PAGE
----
European Union and Turkey reach deal to seal borders and expel refugees

By Jordan Shilton
19 March 2016

A summit between the 28 European Union (EU) heads of government and Turkish Prime Minister Ahmet Davutoglu produced an agreement yesterday in Brussels aimed at hermetically sealing off Europe’s borders to the millions of refugees fleeing war zones in the Middle East and North Africa.

Unveiling the deal after two days of talks, EU Council President Donald Tusk declared it would apply to refugees arriving in Greece after March 20. Refugees arriving on the Greek islands by crossing the Aegean Sea will be returned to Turkey, following the completion of a farcical asylum procedure in Greece. In exchange, the EU pledged to accept one Syrian refugee via legal means for every Syrian sent back to Turkey from Greece. This process will commence on April 4.

On top of the €3 billion offered to Turkey thus far, the EU has agreed to pay an additional €3 billion to Ankara by 2018. Turkey will also be offered the prospect of visa-free travel within the 28-state bloc for its citizens and the opening of a new chapter in negotiations over Turkish membership in the EU.

The claim that the deal is aimed at securing protection for refugees according to international law is a fraud. Turkey, a state gripped by a low-level civil war, where democratic rights are trampled under foot and political opponents of the regime suppressed, is to be declared a “safe country”, even though it has not fully implemented the UN Refugee Convention. This makes the asylum procedure formally offered in Greece practically irrelevant, since all refugees can be rejected on the grounds that they must first seek asylum in Turkey.

Moreover, Syrian refugees will only be accepted into the EU to the extent that others are prepared to risk their lives crossing the Aegean, which is patrolled by NATO warships and where well over 300 refugees have already drowned this year.

Expressing the indifference of the ruling elite to the plight of the millions fleeing war and poverty, German Chancellor Angela Merkel stated in a blunt message to the refugees, “Whoever sets out on the dangerous route is not only risking their life, they also have no prospect of success.”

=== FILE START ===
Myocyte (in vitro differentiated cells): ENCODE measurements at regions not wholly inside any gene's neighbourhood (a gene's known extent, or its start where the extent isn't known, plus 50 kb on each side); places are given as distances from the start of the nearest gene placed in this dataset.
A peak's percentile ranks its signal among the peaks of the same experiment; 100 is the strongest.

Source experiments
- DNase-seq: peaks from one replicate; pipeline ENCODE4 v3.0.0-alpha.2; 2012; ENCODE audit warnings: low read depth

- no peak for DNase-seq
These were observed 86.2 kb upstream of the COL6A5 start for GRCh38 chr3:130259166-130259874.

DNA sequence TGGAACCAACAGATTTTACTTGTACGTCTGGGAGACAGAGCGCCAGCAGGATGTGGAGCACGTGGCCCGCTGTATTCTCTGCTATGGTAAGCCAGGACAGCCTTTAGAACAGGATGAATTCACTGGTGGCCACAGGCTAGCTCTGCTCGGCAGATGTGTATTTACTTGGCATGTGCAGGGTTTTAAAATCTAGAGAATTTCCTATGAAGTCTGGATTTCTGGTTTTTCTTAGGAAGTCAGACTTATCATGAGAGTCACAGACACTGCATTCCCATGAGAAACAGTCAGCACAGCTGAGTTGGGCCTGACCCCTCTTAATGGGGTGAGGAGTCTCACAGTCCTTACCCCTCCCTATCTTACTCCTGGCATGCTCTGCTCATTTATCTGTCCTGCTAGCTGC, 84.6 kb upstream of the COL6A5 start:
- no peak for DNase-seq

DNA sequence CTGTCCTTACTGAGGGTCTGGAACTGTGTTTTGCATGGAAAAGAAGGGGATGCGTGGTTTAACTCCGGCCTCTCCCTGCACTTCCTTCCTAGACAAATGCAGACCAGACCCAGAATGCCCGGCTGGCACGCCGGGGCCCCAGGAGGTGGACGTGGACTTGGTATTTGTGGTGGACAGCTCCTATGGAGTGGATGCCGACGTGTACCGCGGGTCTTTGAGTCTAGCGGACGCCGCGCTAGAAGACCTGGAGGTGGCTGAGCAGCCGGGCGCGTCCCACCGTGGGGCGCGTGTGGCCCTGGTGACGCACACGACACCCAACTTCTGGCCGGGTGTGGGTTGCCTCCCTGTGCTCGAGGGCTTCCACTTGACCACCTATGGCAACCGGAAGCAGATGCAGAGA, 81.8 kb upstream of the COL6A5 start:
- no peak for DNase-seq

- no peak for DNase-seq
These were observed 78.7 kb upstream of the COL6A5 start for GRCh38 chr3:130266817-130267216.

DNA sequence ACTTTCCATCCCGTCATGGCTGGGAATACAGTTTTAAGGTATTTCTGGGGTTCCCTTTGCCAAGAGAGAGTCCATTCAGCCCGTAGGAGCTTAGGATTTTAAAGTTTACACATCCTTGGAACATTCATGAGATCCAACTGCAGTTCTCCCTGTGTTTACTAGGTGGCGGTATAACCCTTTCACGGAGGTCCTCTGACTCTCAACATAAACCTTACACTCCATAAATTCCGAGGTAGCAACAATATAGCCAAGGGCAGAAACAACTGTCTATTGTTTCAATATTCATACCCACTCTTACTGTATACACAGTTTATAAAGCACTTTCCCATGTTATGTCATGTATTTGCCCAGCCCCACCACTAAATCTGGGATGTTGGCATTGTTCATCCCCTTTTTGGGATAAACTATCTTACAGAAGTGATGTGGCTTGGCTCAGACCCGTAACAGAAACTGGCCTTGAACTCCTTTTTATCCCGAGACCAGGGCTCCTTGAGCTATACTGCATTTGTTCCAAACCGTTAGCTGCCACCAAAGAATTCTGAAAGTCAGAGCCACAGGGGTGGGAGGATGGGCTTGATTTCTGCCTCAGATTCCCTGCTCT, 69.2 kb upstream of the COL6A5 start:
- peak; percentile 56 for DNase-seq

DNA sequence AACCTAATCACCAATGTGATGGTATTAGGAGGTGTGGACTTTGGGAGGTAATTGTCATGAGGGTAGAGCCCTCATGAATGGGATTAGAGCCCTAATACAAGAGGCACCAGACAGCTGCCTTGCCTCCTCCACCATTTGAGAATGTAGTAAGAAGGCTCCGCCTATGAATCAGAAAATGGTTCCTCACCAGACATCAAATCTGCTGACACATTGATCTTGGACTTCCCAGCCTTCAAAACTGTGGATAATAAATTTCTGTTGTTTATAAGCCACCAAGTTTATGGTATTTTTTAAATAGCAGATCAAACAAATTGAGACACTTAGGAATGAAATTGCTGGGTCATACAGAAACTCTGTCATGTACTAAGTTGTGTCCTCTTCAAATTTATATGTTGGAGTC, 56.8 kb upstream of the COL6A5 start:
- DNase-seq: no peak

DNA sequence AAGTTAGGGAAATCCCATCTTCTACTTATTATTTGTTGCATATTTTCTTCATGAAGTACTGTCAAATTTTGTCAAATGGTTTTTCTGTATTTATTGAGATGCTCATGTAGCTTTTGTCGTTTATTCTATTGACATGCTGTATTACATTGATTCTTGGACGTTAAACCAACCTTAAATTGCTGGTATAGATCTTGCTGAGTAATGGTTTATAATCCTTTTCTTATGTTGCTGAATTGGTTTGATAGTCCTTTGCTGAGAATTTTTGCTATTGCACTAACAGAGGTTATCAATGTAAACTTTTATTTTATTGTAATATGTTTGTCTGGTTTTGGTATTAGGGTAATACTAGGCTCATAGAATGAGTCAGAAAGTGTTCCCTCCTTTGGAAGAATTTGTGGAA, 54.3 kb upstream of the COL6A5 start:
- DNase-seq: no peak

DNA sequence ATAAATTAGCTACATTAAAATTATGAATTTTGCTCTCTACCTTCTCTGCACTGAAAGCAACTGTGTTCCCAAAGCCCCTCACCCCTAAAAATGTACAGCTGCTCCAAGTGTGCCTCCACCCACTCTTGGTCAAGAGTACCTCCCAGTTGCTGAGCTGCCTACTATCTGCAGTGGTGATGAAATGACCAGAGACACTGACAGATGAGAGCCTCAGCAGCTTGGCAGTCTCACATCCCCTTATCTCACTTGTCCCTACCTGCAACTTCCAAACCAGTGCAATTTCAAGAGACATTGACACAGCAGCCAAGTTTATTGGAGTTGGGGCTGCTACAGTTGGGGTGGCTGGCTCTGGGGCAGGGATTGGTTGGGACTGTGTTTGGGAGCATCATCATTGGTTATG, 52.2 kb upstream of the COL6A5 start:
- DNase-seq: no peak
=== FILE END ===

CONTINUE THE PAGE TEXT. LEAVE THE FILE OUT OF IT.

The deal’s reactionary character was expressed in the fact that even the far-right Hungarian Prime Minister, Victor Orban, whose country has been sealed off by border fences since last year, praised it for placing no obligations on individual EU member states to accept refugees.

Turkish Prime Minister Davutoglu also hailed the agreement as “historic.”

Even reports in the mass media acknowledged that the deal effectively means the abandonment of any commitment to the right to asylum. An Associated Press story noted that the EU-Turkey deal meant the “outsourcing” of refugee protection to Turkey. Whereas an earlier draft instructed Turkey to treat refugees in accordance with international law, the final agreement merely contained the provision that Ankara adhere to those legal standards deemed “relevant.”

Refugees who do make it to Greece will be put to the back of the line when they return to Turkey, making it virtually impossible for them to make it to Europe legally.

In an indication of what is to come, reports emerged on Friday that Turkish coastguard boats and helicopters had detained 3,000 refugees on their way to the Greek island of Lesbos.

The deal agreed to unanimously by all EU governments is a blatant repudiation of the basic democratic right to asylum. In the wake of World War II and the horrific crimes of the Nazis, the capitalist powers felt compelled to establish the right to asylum as a fundamental tenet of international law. The UN Refugee Convention passed in 1951 guaranteed refugees not only the right to seek protection from war, discrimination and persecution in another country, but to be provided with access to jobs, education and social services.

The EU has committed to accept a mere 72,000 refugees, under conditions where close to 3 million Syrians alone are stranded in Turkey, and up to half of Syria’s population are either internally displaced or have fled to other countries. This is a return to the policies of the 1930s when the so-called democratic countries of Europe and North America accepted a token number of Jewish refugees fleeing Nazi persecution.